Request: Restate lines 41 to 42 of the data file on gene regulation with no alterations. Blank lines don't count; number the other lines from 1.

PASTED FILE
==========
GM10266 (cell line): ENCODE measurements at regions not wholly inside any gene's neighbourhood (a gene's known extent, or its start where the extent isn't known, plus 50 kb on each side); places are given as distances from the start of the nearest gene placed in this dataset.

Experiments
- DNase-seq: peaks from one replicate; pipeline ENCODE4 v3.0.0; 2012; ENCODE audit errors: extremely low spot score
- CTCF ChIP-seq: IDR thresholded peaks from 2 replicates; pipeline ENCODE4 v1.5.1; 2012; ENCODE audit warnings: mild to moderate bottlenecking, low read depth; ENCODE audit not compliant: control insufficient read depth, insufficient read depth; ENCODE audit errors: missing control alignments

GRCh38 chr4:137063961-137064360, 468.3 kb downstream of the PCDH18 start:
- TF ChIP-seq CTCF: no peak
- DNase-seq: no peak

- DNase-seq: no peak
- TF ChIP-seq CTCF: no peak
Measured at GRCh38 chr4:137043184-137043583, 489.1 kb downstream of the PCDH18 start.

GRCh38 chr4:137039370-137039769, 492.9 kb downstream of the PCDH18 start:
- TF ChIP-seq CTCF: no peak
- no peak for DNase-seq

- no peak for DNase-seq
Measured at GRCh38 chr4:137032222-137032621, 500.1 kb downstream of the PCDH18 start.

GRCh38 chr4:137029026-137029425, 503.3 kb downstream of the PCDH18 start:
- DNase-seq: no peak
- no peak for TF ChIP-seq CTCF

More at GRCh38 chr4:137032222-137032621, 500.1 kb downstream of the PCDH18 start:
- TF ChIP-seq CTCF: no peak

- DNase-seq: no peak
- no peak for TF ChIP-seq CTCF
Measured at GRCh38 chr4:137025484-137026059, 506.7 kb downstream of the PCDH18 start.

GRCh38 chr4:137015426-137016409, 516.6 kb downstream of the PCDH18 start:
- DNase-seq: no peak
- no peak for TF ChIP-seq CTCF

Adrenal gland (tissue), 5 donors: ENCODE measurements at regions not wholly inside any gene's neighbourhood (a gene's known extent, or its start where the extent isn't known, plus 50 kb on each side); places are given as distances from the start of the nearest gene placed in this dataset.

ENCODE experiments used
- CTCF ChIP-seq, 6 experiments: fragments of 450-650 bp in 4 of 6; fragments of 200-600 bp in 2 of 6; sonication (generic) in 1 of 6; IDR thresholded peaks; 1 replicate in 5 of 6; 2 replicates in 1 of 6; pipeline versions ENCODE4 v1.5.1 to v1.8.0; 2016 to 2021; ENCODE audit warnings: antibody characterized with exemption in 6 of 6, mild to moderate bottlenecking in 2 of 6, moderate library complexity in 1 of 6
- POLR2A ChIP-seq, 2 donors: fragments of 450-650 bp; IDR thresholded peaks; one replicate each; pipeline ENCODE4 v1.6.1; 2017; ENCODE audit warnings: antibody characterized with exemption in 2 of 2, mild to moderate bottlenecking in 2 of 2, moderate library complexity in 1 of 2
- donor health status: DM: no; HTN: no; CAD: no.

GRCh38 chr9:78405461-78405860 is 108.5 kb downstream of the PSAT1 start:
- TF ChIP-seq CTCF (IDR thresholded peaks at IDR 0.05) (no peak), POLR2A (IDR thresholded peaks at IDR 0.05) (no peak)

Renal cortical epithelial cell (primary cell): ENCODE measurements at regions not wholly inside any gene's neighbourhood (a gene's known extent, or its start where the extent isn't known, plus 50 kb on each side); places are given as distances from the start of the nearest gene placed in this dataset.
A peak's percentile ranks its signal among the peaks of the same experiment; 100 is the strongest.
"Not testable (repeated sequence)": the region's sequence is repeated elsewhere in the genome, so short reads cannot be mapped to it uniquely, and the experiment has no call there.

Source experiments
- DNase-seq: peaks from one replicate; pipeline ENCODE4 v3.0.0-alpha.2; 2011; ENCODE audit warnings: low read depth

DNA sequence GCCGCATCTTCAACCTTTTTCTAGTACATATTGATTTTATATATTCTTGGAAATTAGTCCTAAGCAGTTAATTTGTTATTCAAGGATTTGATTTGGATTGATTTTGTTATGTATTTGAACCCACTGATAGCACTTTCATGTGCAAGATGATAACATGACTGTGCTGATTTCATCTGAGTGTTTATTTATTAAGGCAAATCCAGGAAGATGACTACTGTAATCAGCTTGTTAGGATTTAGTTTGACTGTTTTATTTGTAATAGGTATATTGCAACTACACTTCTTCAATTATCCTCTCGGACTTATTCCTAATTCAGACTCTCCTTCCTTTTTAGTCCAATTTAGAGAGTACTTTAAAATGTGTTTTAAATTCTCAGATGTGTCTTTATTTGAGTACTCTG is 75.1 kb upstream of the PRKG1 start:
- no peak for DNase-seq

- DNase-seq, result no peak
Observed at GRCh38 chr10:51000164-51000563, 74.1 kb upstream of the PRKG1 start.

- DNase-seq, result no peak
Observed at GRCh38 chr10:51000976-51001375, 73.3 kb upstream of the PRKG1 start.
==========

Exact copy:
- DNase-seq, result no peak
Observed at GRCh38 chr10:51000164-51000563, 74.1 kb upstream of the PRKG1 start.